Kanji: You – just to look at you makes me feel better. It warms this – this mummy’s heart of mine. And you’re so kind to me. No; that’s not it. You’re so young, so healthy. No; that’s not it either… You’re so full of life. And me… I’m jealous of that. If I could be like you for just one day before I died. I won’t be able to die unless I can do that. I want to do something. Only you can show me. I don’t know what to do. I don’t know how. Maybe you don’t know either, but, please… if you can… show me how to be like you!

These scenes are extremely uncomfortable to watch as you can almost feel Mr Watanabe trying to drain the life out of his young co-worker. She misreads his sentiments as improper advances, while for Mr Watanabe the realisation that the company of a younger woman was not the answer he was seeking leads to his final enlightenment. He remembers his position and who he is: his quest for meaning must come through that. The final part of this first section gives us an inkling as to what Mr Watanabe’s activities might be in his dying days.

The second section of the film cuts to the funeral as his workmates and remaining family try to piece together his last weeks. Much of this revolves around speculation about whether or not he knew about his condition. By changing the perspective, showing these events through the eyes of his co-workers and family after his death Kurosawa has risen above cliché and sentimentality to create a genuinely moving masterpiece of the cinema.

Along with the various uses of time and perspective in the narrative, Ikiru displays all the other hallmarks that make Kurosawa such an important and influential filmmaker. The framing, shot composition and editing techniques all beautifully work together to bring out the story the most dazzling of these being the sequence reminiscing about his son. The dissolves and the matching of shots past to present are used to such effect that the audience is left feeling his pain not of imminent death but wasted life. Special mention must also go to Takashi Shimura’s beautiful performance as Mr Watanabe. Shimura and Kurosawa worked many times together, most famously in Seven Samurai where Shimura played the head samurai. As Mr Watanabe, Shimura’s mannerisms and reactions take the audience into the inner most depths and thoughts of the character. His performance lingers through the second half even though we barely see him.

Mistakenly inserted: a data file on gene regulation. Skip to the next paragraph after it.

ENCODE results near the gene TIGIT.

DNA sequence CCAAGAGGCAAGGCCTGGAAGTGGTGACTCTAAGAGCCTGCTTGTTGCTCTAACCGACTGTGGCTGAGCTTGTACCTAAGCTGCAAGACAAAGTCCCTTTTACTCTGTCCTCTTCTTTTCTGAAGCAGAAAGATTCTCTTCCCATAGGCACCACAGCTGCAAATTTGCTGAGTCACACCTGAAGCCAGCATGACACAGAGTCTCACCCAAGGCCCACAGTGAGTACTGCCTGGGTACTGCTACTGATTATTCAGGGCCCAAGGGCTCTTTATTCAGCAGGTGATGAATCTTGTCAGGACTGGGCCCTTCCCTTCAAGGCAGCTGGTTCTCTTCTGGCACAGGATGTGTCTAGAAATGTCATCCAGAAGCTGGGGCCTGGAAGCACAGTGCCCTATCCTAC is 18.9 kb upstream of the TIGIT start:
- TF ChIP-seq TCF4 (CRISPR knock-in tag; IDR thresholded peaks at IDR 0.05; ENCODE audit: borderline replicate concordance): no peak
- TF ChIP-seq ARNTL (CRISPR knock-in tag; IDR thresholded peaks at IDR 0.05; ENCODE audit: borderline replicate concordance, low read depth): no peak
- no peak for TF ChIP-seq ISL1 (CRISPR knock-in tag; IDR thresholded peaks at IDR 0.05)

Having given us an insight into Mr Watanabe’s search for meaning the audience is in a privileged position. At the funeral, the audience knows the circumstances but not the events leading up to it. The characters are in the opposite position, as they know the events leading up to the death but not Mr Watanabe’s situation. In having his colleagues figure out for themselves the circumstances of his death one can really appreciate his final deeds and the fact that he did finally break out of his existence to enjoy his remaining months. But this one fact doesn’t take away from the film’s bleak outlook on humanity, and the really sad thing is that regardless of the different time and culture it is as poignant and relevant for an audience watching it in Melbourne today. It is a deliberately slow-paced film, and enjoyably so. If you stick with it you are in for a truly great cinematic experience but also a lot of personal soul-searching. You have been warned.

About The Author

Shan Jayaweera is a film theory graduate from the University of Melbourne. He spends his time working on film and video projects as well as the occasional stand-up routine when he has the time for it.